Victor Hugo, a french writer, once said “Architecture has recorded the great ideas of the human race. Not only every religious symbol, but every human thought has its page in that vast book.”(Hugo).  Architecture speaks just as many words as pictures, books and interviews do. The world is filled with built environments that conjure conversation, political discourse and social interactions in addition to their functionality of shelter, protection the outside. Before there was language, words or even symbols, there was one form of rhetoric that was always present. There were built environments that subconsciously influenced they way that these societies interacted. Prehistoric animals built shelters for housing, and plants evolved to produce shade when it was too sunny. Yes, these structures originated from necessity rather than the stylistic medium of art that it is today, but nevertheless, these structures conveyed an element of rhetoric that evolved into the artisanal craft that surrounds us today. A perfect example of this is seen in Union Station where a mutual relationship between society and built environment takes place. I’m going to explain how the construction and design of Union not only influences the behavior of the people of the station, but how the people of the station equally influence the construction and design of the building.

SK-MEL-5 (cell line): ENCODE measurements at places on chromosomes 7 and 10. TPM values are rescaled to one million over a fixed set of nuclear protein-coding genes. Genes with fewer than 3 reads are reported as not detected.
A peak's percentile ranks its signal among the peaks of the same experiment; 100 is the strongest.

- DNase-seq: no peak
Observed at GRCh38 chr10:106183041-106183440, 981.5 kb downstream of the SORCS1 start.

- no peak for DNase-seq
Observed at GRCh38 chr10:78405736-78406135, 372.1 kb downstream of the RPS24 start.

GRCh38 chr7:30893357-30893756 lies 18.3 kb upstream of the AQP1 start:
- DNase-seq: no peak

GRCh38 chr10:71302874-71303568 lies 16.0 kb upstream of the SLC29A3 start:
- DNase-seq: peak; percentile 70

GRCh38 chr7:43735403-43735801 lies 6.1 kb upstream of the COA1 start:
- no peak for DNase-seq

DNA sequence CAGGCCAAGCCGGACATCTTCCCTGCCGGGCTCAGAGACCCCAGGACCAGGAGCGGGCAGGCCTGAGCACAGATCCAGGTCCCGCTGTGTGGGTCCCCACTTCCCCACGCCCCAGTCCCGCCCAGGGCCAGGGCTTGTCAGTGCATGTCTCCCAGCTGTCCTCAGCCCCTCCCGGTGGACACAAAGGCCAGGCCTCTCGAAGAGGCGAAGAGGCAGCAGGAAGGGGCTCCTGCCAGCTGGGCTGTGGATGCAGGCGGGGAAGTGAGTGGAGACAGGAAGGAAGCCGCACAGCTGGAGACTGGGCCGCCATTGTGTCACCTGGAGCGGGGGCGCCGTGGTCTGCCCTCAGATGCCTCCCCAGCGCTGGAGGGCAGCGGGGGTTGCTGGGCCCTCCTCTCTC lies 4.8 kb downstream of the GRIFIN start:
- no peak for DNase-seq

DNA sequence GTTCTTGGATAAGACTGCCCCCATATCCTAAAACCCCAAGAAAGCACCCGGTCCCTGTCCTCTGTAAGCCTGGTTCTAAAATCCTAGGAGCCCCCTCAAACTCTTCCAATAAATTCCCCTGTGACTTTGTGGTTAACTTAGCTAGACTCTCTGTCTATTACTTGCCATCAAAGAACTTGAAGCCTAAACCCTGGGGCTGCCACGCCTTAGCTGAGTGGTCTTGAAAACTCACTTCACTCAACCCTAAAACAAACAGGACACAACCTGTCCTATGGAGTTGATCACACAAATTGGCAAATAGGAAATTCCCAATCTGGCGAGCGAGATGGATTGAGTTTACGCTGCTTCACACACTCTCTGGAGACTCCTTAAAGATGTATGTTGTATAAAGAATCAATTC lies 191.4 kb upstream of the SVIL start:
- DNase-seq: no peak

Driving up to the Union Station I noticed how Grand and inviting the exterior was, with alludes to transportation, exploration, destination and location as well as an ongoing theme of the nationalism of D.C . The front of the station was all white and lined in vertical pillars. Something I noticed about exterior of the building was the the strong pronunciation of horizontal and vertical lines. When analyzing paintings, sculptures, photography or any other visual medium of art, vertical and horizontal lines have a engaging subconscious effect on the viewer. Horizontal lines evoke a sense of calmness and tranquility. Horizontal lines bring forth a similarity to landscapes and horizon. Whereas vertical lines offer stability as they are parallel to the earth. Things that are vertical often are holding something up, offering support. When combining the two, horizontal and vertical lines, 90 degree angles are formed. 90 degree angles are the president for structural security. In contrast to diagonal lines which normally evokes movement or energy. These elements of lines is most commonly used in visual art, but can be applied to architecture. As a transportation station, the theme given by the building should be movement, migration and energy. However it should be the interior that invokes such locomotive traits rather than the outside. The inside of the station is where you catch your train, ready for the next location in your life. The outside, however, is a train station. It’s a location, an origin and a destination. The city of D.C isn’t moving and isn’t going anywhere, people are departing and arriving from this immovable and stationary location. This is shown architecturally through the vertical columns that influence permanence and stability throughout the building itself. The neoclassical architectural influence of the romans is clearly depicted in this building. This is exemplified by the pillars, freezes, roof and symmetry. This style of architecture is seen throughout the White House, Capitol building and Lincoln Memorial. The geographical placement of Union stations was by no means an accident. The lead city planner Peter Charles L’Enfant meticulously designed the whole mall in during the early 1800’s with this in mind Union’s location in mind. It’s only fitting that Union Station should be placed at the top of the National Mall, acting as a cherry on top to the most historic and important buildings in D.C given that Union’s architecture is consistent with that of theses said buildings. Union station is littered with statues of Christopher columbus. He is seen in frieze’s on the exterior but more prominently displayed as the main statue at the front of the station. Placing Columbus as the centerpiece of the exterior as well as depicting him in the frieze’s was fitting given that he discovered the country in which this city lies. Columbus was also an explorer; a traveler. This sense of travel and exploration is obvious given that this is a train station. Like I mentioned before, the exterior evokes destination and permanence through the prominent vertical lines. Columbus is outside, therefore he appeals this theme of destination, this can be seen through the life of columbus himself. Though an explorer, his final destination was America, hence his dominance here in the nation’s capitol. He’s a symbol of both exploration and destination just as Union Station is. Retouching on the ideas of vertical lines, Columbus is standing upright. He could have been built sitting or doing something with movement. His strong vertical upright stature shows that himself, D.C and the Union Station is here to stay. They’re both unmoving.